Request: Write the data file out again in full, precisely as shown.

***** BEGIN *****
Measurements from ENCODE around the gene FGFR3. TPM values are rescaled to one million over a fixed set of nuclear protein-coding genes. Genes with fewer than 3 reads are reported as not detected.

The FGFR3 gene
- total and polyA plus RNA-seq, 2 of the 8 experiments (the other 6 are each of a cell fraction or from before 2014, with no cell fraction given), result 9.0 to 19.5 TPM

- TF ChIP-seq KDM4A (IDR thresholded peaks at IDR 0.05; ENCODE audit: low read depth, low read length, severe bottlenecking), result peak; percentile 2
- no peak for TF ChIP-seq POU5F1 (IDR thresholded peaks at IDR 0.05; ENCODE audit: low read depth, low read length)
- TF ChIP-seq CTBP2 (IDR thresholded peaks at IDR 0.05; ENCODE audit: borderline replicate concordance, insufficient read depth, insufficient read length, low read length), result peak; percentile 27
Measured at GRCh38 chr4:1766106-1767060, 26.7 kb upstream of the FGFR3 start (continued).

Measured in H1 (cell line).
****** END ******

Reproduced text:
Measurements from ENCODE around the gene FGFR3. TPM values are rescaled to one million over a fixed set of nuclear protein-coding genes. Genes with fewer than 3 reads are reported as not detected.

The FGFR3 gene
- total and polyA plus RNA-seq, 2 of the 8 experiments (the other 6 are each of a cell fraction or from before 2014, with no cell fraction given), result 9.0 to 19.5 TPM

- TF ChIP-seq KDM4A (IDR thresholded peaks at IDR 0.05; ENCODE audit: low read depth, low read length, severe bottlenecking), result peak; percentile 2
- no peak for TF ChIP-seq POU5F1 (IDR thresholded peaks at IDR 0.05; ENCODE audit: low read depth, low read length)
- TF ChIP-seq CTBP2 (IDR thresholded peaks at IDR 0.05; ENCODE audit: borderline replicate concordance, insufficient read depth, insufficient read length, low read length), result peak; percentile 27
Measured at GRCh38 chr4:1766106-1767060, 26.7 kb upstream of the FGFR3 start (continued).

Measured in H1 (cell line).